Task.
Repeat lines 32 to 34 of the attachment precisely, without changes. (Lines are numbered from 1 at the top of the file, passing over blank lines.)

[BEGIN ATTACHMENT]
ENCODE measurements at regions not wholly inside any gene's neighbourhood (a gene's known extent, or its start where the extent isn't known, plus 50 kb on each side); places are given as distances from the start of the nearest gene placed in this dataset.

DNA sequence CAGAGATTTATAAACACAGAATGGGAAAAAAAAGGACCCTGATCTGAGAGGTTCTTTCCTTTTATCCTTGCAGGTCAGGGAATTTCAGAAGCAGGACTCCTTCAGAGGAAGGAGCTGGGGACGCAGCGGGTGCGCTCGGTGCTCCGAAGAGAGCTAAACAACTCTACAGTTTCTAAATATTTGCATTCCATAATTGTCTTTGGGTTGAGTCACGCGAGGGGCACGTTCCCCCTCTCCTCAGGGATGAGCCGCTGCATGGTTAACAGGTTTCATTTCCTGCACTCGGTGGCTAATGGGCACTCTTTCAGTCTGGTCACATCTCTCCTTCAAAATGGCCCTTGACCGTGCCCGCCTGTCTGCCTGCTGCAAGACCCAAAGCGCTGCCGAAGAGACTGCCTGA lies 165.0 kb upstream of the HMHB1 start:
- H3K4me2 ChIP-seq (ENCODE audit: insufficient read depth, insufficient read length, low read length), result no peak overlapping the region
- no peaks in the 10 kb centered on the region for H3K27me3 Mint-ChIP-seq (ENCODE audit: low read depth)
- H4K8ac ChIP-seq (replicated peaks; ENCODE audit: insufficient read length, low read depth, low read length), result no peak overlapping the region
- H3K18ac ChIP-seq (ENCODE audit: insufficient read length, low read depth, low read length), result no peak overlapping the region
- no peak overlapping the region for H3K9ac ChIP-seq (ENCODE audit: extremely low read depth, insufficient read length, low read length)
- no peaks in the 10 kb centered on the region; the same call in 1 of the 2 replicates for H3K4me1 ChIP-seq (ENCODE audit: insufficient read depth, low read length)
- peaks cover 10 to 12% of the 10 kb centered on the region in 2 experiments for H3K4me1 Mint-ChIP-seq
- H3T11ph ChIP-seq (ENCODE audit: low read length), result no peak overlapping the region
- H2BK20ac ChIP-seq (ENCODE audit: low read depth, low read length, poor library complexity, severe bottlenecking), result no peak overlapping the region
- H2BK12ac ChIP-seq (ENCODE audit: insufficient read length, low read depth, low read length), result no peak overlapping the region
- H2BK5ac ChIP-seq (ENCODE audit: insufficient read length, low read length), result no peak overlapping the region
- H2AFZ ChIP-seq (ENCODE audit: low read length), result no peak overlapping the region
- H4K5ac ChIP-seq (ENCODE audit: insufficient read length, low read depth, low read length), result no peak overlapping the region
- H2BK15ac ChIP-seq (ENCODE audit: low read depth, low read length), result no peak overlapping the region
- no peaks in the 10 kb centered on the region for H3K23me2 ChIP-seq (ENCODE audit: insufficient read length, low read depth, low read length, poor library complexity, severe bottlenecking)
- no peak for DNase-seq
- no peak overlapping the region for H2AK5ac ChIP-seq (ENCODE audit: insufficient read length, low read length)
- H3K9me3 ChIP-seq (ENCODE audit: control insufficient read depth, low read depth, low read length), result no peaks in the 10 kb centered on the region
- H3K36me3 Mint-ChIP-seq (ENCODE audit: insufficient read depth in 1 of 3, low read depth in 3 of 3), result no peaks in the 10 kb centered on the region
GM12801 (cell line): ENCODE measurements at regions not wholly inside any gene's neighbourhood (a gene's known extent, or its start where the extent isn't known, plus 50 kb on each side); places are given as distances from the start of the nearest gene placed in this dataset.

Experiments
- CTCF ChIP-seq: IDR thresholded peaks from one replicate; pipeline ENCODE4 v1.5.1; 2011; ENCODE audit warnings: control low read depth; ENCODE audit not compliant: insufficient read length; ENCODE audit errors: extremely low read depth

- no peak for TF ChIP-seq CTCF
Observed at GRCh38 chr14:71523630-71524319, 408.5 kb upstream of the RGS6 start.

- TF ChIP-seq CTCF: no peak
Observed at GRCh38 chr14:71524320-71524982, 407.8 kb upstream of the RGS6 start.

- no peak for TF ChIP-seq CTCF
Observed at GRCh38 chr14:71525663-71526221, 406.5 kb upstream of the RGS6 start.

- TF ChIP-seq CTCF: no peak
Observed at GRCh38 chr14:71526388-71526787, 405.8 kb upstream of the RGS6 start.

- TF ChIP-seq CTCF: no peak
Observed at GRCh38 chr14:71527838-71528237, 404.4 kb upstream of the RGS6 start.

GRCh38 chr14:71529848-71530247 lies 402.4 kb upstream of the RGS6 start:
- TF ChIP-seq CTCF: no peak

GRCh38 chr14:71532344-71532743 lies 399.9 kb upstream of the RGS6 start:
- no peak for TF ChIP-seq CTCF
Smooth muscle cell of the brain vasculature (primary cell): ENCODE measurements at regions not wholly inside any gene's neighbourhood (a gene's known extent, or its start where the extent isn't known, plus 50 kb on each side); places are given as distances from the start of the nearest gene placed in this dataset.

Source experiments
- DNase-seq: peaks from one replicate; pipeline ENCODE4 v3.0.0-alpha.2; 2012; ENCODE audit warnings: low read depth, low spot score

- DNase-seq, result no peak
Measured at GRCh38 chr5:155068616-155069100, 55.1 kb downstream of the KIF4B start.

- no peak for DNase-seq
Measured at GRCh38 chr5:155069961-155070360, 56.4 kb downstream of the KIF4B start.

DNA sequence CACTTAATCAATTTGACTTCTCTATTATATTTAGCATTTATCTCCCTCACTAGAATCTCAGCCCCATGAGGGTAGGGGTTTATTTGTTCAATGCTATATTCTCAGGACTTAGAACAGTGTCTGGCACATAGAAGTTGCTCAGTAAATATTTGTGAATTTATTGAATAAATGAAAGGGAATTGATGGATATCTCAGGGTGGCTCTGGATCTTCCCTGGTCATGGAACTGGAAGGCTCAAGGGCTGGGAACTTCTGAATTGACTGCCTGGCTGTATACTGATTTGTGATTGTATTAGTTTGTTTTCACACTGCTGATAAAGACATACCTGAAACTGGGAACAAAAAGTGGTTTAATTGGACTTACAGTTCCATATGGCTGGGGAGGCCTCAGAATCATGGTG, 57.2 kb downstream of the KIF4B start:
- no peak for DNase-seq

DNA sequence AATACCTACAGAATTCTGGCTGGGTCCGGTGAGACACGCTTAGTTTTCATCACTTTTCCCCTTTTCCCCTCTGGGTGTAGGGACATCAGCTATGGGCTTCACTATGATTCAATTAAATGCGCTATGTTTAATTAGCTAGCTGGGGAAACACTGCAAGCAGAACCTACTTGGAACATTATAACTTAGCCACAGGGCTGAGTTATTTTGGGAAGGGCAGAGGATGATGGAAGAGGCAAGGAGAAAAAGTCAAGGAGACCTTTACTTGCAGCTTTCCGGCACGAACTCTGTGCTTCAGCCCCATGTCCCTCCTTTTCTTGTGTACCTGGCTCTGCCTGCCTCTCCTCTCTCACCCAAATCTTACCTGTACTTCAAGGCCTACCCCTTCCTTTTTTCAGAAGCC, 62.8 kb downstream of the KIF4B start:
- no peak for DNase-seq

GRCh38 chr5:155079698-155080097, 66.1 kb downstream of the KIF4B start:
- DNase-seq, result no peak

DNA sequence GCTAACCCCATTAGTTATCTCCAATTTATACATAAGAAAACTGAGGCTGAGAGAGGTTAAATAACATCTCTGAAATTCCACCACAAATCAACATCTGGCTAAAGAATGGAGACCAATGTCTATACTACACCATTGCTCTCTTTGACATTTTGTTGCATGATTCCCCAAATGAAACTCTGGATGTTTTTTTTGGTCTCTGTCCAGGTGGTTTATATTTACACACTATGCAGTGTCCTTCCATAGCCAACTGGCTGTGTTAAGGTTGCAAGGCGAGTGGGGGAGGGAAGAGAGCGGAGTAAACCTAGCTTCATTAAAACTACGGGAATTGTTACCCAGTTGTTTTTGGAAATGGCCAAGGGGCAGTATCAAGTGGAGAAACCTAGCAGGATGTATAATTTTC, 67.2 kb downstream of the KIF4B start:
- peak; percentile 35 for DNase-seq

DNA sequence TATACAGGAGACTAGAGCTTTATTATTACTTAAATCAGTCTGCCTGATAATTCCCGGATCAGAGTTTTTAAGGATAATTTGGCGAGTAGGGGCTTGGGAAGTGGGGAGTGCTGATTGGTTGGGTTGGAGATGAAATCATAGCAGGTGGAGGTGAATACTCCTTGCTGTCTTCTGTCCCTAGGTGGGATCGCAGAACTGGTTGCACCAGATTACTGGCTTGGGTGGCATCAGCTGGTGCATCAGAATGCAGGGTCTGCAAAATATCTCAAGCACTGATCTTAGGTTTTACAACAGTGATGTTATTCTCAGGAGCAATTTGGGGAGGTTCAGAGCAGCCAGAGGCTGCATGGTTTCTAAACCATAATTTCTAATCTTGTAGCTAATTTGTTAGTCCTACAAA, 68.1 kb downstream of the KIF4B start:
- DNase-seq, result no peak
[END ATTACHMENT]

Observed at GRCh38 chr14:71526388-71526787, 405.8 kb upstream of the RGS6 start.

- TF ChIP-seq CTCF: no peak
Observed at GRCh38 chr14:71527838-71528237, 404.4 kb upstream of the RGS6 start.